Sunday, July 19, 2015

Look Who's Come Crawling Back: The Xbox 360 E

What is it they say about the devil you know and the devil you don't? I'm experiencing that right now with the recent purchase of an Xbox 360 E, the third model of Microsoft's most successful game console. 

On one hand, it's comforting to go back to the system's familiar interface, after the Playstation 3's less than endearing Xross Media Bar (yes, that's how it's branded) and its needlessly convoluted digital download system. Rather than the laborious process of buying a game, then downloading it, then installing it, the Xbox 360 handles all of that for you after you've made your purchase. You wouldn't go to an auto repair shop for a new tire and install it yourself, would you? Same principle.

The Xbox 360 E, in horizontal position.
Yes, I need to clean my countertop.
On the other... the Xbox experience is maybe a little too familiar for its own good. I've slightly resented the Metro GUI since it was forced on computer users with the latest versions of Windows, and the front end graphics are aggressively plain with a liberal use of green and grey. Maybe a different wallpaper would help, I don't know, but it probably wouldn't distract me from all these irritating advertisements. No, Microsoft, I don't want to see Joe Dirt 2. Frankly, I'm a little astonished they made the first one.

But enough of that. You might be wondering what the difference is between the Xbox 360 E and its predecessors. Beyond a trimming of size and a couple of features, not much. It's the 2600 Jr. or the top-loading NES of the 21st century, with the outer shell given a modern look but the core experience left intact.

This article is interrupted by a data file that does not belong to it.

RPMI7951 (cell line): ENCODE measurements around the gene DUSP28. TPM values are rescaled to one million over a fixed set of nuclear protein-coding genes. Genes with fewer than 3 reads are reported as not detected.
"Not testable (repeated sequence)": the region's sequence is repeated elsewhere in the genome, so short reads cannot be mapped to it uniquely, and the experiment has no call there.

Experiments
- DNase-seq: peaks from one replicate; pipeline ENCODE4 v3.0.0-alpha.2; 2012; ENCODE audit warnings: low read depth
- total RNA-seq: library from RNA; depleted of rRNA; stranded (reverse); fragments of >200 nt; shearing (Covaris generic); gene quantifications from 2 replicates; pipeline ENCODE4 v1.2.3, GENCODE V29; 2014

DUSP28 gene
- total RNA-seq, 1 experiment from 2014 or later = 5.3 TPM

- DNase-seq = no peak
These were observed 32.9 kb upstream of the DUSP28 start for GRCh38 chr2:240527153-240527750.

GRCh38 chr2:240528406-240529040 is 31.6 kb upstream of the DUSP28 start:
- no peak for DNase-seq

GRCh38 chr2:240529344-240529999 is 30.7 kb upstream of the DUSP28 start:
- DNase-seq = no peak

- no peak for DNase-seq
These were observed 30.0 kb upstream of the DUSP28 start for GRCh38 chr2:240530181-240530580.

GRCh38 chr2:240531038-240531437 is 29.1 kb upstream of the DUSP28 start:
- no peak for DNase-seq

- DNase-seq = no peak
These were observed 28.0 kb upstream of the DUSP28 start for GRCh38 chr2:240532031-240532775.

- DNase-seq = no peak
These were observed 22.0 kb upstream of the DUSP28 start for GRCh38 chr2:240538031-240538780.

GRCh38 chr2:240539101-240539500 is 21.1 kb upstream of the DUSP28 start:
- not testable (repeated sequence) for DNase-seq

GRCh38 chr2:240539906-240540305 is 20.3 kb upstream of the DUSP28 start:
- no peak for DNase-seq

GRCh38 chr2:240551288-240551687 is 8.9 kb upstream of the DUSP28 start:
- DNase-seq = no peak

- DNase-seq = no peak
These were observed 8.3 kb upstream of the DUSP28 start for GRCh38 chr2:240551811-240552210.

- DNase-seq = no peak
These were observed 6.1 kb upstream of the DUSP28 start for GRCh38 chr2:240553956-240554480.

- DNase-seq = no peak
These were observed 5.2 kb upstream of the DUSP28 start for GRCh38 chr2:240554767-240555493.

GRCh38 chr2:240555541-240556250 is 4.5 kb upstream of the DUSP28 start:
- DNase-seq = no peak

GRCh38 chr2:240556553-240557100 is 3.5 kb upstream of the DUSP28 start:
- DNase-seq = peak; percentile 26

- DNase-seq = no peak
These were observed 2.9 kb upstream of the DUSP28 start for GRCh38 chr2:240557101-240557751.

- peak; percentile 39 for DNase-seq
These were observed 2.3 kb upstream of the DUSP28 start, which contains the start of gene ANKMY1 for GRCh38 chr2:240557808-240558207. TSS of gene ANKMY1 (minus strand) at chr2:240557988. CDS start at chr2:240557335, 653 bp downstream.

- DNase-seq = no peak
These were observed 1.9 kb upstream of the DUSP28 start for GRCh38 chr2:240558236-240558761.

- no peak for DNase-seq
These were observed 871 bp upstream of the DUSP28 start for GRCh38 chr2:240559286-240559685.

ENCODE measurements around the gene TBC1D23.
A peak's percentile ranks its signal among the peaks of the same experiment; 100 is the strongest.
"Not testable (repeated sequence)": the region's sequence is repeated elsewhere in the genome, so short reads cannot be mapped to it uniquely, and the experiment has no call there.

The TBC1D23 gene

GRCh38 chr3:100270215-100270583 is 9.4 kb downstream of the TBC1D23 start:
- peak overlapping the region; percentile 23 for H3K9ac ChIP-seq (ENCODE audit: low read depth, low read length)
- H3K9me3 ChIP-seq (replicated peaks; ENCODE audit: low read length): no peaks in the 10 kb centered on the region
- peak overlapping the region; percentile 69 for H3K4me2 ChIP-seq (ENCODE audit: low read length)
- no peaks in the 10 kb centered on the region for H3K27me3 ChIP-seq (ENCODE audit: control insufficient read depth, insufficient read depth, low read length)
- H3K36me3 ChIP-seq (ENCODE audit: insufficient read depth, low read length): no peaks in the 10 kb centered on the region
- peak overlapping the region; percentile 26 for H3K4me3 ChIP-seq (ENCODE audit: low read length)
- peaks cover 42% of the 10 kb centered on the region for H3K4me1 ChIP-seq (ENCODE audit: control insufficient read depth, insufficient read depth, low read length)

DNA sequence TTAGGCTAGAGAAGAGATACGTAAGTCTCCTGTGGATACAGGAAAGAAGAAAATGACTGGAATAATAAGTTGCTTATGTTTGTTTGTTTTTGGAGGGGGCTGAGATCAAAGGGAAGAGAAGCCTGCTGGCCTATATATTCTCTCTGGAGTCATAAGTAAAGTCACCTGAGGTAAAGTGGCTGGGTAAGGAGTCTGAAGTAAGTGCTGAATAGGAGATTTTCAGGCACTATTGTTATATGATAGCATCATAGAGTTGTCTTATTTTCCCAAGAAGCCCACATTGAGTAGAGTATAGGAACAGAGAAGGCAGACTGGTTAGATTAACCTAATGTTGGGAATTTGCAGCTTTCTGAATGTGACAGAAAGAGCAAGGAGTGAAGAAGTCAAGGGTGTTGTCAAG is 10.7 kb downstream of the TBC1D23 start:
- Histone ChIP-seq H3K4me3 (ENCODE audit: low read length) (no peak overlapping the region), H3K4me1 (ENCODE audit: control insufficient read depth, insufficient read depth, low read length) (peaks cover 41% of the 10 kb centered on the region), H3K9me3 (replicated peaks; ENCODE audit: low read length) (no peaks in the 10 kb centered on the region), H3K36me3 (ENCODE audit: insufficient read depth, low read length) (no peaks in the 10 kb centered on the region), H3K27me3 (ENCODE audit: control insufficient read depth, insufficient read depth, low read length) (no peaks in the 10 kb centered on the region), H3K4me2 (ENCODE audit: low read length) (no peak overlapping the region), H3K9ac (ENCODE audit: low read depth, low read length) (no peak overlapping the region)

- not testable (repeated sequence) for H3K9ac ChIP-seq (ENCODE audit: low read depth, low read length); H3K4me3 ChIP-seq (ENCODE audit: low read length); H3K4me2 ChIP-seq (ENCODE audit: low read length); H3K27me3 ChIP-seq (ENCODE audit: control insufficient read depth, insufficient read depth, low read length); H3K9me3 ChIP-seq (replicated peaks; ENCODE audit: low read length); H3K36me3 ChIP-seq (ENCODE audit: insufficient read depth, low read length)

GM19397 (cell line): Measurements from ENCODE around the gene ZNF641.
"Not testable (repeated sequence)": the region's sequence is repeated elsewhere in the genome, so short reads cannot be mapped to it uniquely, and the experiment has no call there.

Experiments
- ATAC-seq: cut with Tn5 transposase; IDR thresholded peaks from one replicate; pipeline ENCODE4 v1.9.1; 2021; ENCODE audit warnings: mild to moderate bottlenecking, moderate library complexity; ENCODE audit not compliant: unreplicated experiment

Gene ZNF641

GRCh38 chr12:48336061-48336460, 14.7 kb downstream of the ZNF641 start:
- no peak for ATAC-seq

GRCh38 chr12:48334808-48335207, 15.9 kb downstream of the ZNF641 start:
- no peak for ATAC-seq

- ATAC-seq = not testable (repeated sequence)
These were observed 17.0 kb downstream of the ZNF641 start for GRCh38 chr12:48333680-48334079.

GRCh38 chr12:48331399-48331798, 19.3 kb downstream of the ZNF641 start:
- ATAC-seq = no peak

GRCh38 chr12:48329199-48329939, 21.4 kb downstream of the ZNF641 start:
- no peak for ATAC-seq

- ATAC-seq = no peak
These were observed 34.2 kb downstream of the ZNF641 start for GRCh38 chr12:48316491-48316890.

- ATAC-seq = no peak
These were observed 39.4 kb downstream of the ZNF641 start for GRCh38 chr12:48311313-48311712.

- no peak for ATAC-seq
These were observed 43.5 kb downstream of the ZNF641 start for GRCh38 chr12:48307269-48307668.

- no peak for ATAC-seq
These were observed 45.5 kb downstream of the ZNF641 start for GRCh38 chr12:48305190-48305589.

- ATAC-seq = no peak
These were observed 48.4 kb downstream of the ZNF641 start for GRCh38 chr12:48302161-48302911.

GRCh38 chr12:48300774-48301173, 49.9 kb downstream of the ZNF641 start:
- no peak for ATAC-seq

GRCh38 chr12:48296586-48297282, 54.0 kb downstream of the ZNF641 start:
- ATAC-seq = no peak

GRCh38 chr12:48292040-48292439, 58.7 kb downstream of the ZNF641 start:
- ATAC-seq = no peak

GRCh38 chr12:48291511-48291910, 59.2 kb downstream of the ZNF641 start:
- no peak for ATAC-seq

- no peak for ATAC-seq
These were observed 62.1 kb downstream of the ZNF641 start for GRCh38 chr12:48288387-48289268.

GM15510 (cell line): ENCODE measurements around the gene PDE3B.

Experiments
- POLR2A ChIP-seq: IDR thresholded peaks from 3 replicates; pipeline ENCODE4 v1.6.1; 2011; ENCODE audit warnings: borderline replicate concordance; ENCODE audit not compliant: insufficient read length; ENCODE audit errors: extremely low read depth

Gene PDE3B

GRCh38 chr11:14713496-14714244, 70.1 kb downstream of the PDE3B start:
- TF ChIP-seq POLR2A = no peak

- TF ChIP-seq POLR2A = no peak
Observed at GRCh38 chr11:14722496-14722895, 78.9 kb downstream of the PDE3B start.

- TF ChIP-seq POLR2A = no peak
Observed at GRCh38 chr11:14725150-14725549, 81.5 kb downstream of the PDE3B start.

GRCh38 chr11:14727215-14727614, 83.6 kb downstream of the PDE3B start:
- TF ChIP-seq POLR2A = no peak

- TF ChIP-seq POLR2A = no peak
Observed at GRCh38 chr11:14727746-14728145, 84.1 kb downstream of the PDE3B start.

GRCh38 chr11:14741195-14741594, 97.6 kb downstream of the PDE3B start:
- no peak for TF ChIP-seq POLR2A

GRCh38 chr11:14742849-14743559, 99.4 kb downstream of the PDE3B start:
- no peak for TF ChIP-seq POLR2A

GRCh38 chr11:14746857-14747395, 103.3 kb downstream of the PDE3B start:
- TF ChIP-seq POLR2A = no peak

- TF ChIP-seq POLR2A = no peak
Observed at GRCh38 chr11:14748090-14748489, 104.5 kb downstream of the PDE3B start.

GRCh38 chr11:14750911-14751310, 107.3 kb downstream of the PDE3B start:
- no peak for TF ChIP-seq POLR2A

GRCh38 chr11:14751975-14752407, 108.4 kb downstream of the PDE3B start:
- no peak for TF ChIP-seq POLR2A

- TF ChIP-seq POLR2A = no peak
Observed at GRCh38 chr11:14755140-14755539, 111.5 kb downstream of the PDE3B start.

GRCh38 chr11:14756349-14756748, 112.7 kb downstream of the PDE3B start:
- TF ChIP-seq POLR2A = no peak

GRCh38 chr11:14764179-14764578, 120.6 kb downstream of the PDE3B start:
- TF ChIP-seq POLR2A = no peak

The backside of the Xbox 360 E, complete with
two USB jacks, an HDMI port, and a dial to
adjust the darkness of your English Muffins.
Oh wait, that's my toaster.
Actually, scratch that. The E does have a few advantages over the launch model of the Xbox 360. There's an extra USB port, an internal wi-fi antenna (FINALLY), support for HDMI displays, a 3.5 mm A/V jack, and what else...? Oh yeah, it works, which is more than you can say for the lion's share of older Xbox 360s. In accordance with Moore's law, Microsoft has reduced the internal components to a fraction of their original size, making them more reliable and energy efficient. The system still runs extremely hot, turning into a furnace after an hour of use, but so far, that hasn't translated into system crashes or other serious issues.

I bought my Xbox 360 E used... if you do the same, there's something you need to know about your purchase. Some models of the E have a small amount of storage built in, but not all of them do! If your machine ships without a hard drive, there's a chance it was removed, and you'll have no storage at all for your games. While you can use ordinary flash drives as a stopgap, you're better off with an internal hard drive. They fit inside the system, work more intuitively, and offer more room for your software.

Hey, it saved me fifty bucks!